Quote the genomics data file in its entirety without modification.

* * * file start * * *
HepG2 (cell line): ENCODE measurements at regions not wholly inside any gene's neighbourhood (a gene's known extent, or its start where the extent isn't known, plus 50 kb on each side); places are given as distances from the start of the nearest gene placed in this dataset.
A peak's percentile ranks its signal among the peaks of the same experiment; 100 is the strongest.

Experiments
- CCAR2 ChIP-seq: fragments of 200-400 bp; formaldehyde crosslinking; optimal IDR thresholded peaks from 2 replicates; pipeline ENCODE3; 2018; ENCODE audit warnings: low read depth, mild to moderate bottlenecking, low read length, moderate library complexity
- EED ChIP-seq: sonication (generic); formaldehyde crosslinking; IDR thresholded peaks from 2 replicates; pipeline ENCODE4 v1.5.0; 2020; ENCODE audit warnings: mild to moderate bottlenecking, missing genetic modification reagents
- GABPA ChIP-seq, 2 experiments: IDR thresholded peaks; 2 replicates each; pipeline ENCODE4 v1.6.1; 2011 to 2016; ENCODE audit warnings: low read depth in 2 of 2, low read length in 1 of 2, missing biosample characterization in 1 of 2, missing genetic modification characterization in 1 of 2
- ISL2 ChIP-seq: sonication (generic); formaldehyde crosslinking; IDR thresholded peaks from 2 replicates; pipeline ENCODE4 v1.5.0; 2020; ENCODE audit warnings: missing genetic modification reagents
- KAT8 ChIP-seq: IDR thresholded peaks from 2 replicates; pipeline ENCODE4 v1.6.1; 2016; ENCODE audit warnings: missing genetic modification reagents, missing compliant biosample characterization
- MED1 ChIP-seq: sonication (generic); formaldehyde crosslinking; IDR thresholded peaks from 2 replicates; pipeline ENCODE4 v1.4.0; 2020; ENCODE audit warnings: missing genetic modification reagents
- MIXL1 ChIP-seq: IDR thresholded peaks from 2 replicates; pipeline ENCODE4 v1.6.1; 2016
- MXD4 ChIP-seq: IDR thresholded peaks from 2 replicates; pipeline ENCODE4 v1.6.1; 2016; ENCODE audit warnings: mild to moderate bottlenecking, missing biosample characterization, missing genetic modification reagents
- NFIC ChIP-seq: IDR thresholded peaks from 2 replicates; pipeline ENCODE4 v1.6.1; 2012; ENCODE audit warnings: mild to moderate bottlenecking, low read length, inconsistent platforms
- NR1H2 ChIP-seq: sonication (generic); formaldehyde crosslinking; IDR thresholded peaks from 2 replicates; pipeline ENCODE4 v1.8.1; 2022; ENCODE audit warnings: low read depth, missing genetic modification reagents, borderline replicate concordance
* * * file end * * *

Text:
HepG2 (cell line): ENCODE measurements at regions not wholly inside any gene's neighbourhood (a gene's known extent, or its start where the extent isn't known, plus 50 kb on each side); places are given as distances from the start of the nearest gene placed in this dataset.
A peak's percentile ranks its signal among the peaks of the same experiment; 100 is the strongest.

Experiments
- CCAR2 ChIP-seq: fragments of 200-400 bp; formaldehyde crosslinking; optimal IDR thresholded peaks from 2 replicates; pipeline ENCODE3; 2018; ENCODE audit warnings: low read depth, mild to moderate bottlenecking, low read length, moderate library complexity
- EED ChIP-seq: sonication (generic); formaldehyde crosslinking; IDR thresholded peaks from 2 replicates; pipeline ENCODE4 v1.5.0; 2020; ENCODE audit warnings: mild to moderate bottlenecking, missing genetic modification reagents
- GABPA ChIP-seq, 2 experiments: IDR thresholded peaks; 2 replicates each; pipeline ENCODE4 v1.6.1; 2011 to 2016; ENCODE audit warnings: low read depth in 2 of 2, low read length in 1 of 2, missing biosample characterization in 1 of 2, missing genetic modification characterization in 1 of 2
- ISL2 ChIP-seq: sonication (generic); formaldehyde crosslinking; IDR thresholded peaks from 2 replicates; pipeline ENCODE4 v1.5.0; 2020; ENCODE audit warnings: missing genetic modification reagents
- KAT8 ChIP-seq: IDR thresholded peaks from 2 replicates; pipeline ENCODE4 v1.6.1; 2016; ENCODE audit warnings: missing genetic modification reagents, missing compliant biosample characterization
- MED1 ChIP-seq: sonication (generic); formaldehyde crosslinking; IDR thresholded peaks from 2 replicates; pipeline ENCODE4 v1.4.0; 2020; ENCODE audit warnings: missing genetic modification reagents
- MIXL1 ChIP-seq: IDR thresholded peaks from 2 replicates; pipeline ENCODE4 v1.6.1; 2016
- MXD4 ChIP-seq: IDR thresholded peaks from 2 replicates; pipeline ENCODE4 v1.6.1; 2016; ENCODE audit warnings: mild to moderate bottlenecking, missing biosample characterization, missing genetic modification reagents
- NFIC ChIP-seq: IDR thresholded peaks from 2 replicates; pipeline ENCODE4 v1.6.1; 2012; ENCODE audit warnings: mild to moderate bottlenecking, low read length, inconsistent platforms
- NR1H2 ChIP-seq: sonication (generic); formaldehyde crosslinking; IDR thresholded peaks from 2 replicates; pipeline ENCODE4 v1.8.1; 2022; ENCODE audit warnings: low read depth, missing genetic modification reagents, borderline replicate concordance